From Kashgar to Kashi (喀什): The Chinese Remaking of Kashgar

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April 17, 2012

Amy Reger, Researcher, Uyghur Human Rights Project (UHRP)

The ancient Silk Road oasis of Kashgar, where Uyghurs have played host to a vibrant Central Asian trading culture, is getting a makeover. Uyghurs view Kashgar as the spiritual and cultural heart of their culture, and the cradle of Uyghur civilization. However, reminiscent of the demolition of traditional Tibetan buildings in the city of Lhasa that were carried out around a decade ago, Kashgar’s Old City has been demolished piece-by-piece since early 2009. As the Uyghur Human Rights Project (UHRP) wrote in a recent report, Living on the Margins: The Chinese State’s Demolition of Uyghur Communities, the majority of the Old City has now been demolished, together with traditional Uyghur communities throughout East Turkestan (also known as Xinjiang Uyghur Autonomous Region in northwest China).1Demolitions have also been carried out in Kashgar Prefecture, the Tashbulaq (Chinese: Heijiashan) District of Urumchi, Turpan, Hotan, Ghulja, Kumul, Aksu, Korla, and Uyghur neighborhoods in Karamay, and Bortala.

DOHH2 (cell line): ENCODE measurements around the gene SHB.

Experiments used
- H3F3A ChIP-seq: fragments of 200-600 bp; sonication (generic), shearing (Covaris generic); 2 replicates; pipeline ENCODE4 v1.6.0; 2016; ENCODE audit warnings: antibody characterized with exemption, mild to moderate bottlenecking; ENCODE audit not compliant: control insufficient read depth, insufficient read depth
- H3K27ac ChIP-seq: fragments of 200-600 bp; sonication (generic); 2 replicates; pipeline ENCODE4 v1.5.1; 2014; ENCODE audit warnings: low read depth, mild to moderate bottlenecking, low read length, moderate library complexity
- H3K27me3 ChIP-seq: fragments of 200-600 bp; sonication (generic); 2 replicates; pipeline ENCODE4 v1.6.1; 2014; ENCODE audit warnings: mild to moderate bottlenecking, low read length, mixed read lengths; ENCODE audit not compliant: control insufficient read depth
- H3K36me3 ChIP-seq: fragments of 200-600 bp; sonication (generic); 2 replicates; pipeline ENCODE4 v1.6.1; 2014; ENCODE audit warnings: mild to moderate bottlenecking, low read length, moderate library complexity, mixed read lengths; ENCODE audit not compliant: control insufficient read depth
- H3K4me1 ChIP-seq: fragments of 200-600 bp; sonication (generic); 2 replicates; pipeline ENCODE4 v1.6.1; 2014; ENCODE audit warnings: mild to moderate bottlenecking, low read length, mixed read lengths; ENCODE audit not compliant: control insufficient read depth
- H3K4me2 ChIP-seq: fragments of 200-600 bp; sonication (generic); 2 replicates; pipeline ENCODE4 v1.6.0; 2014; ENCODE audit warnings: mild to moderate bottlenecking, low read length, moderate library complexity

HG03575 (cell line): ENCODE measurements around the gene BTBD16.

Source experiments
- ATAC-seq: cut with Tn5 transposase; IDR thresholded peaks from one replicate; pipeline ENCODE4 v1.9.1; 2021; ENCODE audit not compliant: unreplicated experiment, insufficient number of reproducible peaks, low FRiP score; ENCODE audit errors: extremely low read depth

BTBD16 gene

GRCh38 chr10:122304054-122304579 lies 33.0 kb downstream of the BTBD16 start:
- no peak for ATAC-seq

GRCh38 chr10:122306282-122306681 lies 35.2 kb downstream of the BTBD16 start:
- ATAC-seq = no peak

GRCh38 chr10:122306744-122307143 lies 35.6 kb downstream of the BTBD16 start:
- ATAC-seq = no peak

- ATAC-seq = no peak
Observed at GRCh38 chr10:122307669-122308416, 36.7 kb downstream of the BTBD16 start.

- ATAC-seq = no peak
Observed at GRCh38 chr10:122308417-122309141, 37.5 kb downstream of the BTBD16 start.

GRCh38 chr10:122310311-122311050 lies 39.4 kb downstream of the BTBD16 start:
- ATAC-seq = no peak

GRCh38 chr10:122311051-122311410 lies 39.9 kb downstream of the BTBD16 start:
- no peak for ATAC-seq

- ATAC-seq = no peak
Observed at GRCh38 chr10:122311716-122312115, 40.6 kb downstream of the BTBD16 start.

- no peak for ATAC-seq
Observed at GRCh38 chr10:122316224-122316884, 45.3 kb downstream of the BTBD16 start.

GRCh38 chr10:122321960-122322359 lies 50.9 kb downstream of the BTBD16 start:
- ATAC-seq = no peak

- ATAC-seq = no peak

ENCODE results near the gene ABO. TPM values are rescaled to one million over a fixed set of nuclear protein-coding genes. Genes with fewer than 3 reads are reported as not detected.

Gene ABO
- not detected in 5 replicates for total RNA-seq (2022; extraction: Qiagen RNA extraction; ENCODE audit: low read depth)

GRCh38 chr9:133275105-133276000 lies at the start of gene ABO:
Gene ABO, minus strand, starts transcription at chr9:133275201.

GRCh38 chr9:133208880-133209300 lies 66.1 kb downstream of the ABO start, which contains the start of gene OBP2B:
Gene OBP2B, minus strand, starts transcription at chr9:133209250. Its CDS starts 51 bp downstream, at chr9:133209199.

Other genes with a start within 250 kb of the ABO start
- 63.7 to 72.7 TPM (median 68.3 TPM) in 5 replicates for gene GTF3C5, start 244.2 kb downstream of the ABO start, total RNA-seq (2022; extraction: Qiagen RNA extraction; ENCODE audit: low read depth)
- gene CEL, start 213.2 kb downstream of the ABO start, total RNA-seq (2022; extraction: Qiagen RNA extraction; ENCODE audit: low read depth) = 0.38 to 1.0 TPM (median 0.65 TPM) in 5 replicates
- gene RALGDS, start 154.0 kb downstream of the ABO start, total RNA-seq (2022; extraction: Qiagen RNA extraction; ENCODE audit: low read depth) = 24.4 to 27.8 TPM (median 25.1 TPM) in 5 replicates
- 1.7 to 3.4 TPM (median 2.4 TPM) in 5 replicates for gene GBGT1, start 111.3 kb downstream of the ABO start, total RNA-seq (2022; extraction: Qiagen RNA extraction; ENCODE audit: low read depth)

At the same time as hundreds of thousands of Uyghurs are being pushed out of traditional buildings to the outskirts of Kashgar, Chinese state policies are bringing Han Chinese investment and construction into Kashgar at an unprecedented pace. The city’s newest residents refer to it by the Chinese name of Kashi, instead of its Uyghur name of Kashgar.

Beijing officials mandated the creation of a special economic trading area in Kashgar in 2010, in the hopes of linking the city at the edge of Chinese control more closely with Han political, economic and cultural spheres. The policy brought the advent of a new, non-direct flight from Beijing (and more recently from Hong Kong), together with construction projects subsidized with billions of yuan from the central government. A new frenzy to develop Kashgar in the model of Shenzhen, China’s first “Special Economic Zone,” was represented in a banner hung underneath Kashgar’s towering statue of Mao Zedong, reading “Learn from Shenzhen, Pay Tribute to Shenzhen.”